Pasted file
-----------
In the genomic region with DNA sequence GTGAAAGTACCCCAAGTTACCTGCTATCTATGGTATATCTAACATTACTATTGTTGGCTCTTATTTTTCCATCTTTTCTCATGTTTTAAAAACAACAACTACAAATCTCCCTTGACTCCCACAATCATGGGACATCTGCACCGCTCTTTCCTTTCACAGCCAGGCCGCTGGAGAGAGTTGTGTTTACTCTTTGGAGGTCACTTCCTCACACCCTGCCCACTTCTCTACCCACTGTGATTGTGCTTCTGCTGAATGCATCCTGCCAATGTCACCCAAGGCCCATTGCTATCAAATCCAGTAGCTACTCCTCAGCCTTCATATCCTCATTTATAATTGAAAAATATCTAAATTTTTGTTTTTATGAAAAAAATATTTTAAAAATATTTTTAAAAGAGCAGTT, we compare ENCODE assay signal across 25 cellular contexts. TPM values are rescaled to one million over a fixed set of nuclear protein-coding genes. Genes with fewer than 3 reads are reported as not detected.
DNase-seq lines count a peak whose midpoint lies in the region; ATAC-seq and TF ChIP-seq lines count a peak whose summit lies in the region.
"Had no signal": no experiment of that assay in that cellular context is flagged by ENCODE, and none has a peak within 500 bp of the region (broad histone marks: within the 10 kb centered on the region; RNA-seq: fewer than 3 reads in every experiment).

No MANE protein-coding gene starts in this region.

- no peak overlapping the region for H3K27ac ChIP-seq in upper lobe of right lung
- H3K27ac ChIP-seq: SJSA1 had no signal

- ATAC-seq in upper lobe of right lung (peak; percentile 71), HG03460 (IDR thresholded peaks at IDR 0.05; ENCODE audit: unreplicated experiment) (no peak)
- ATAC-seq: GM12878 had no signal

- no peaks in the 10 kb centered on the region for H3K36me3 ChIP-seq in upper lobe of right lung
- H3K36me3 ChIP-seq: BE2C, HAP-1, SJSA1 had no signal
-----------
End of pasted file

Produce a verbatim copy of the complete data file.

In the genomic region with DNA sequence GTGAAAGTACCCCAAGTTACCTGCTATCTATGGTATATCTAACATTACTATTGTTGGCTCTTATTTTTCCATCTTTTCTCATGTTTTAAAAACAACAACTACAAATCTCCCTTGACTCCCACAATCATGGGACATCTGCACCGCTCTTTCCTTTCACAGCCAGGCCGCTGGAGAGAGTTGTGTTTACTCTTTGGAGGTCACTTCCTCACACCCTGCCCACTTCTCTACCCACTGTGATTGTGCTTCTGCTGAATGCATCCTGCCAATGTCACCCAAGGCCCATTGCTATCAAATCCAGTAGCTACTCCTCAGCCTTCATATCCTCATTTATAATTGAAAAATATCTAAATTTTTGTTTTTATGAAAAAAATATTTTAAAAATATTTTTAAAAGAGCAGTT, we compare ENCODE assay signal across 25 cellular contexts. TPM values are rescaled to one million over a fixed set of nuclear protein-coding genes. Genes with fewer than 3 reads are reported as not detected.
DNase-seq lines count a peak whose midpoint lies in the region; ATAC-seq and TF ChIP-seq lines count a peak whose summit lies in the region.
"Had no signal": no experiment of that assay in that cellular context is flagged by ENCODE, and none has a peak within 500 bp of the region (broad histone marks: within the 10 kb centered on the region; RNA-seq: fewer than 3 reads in every experiment).

No MANE protein-coding gene starts in this region.

- no peak overlapping the region for H3K27ac ChIP-seq in upper lobe of right lung
- H3K27ac ChIP-seq: SJSA1 had no signal

- ATAC-seq in upper lobe of right lung (peak; percentile 71), HG03460 (IDR thresholded peaks at IDR 0.05; ENCODE audit: unreplicated experiment) (no peak)
- ATAC-seq: GM12878 had no signal

- no peaks in the 10 kb centered on the region for H3K36me3 ChIP-seq in upper lobe of right lung
- H3K36me3 ChIP-seq: BE2C, HAP-1, SJSA1 had no signal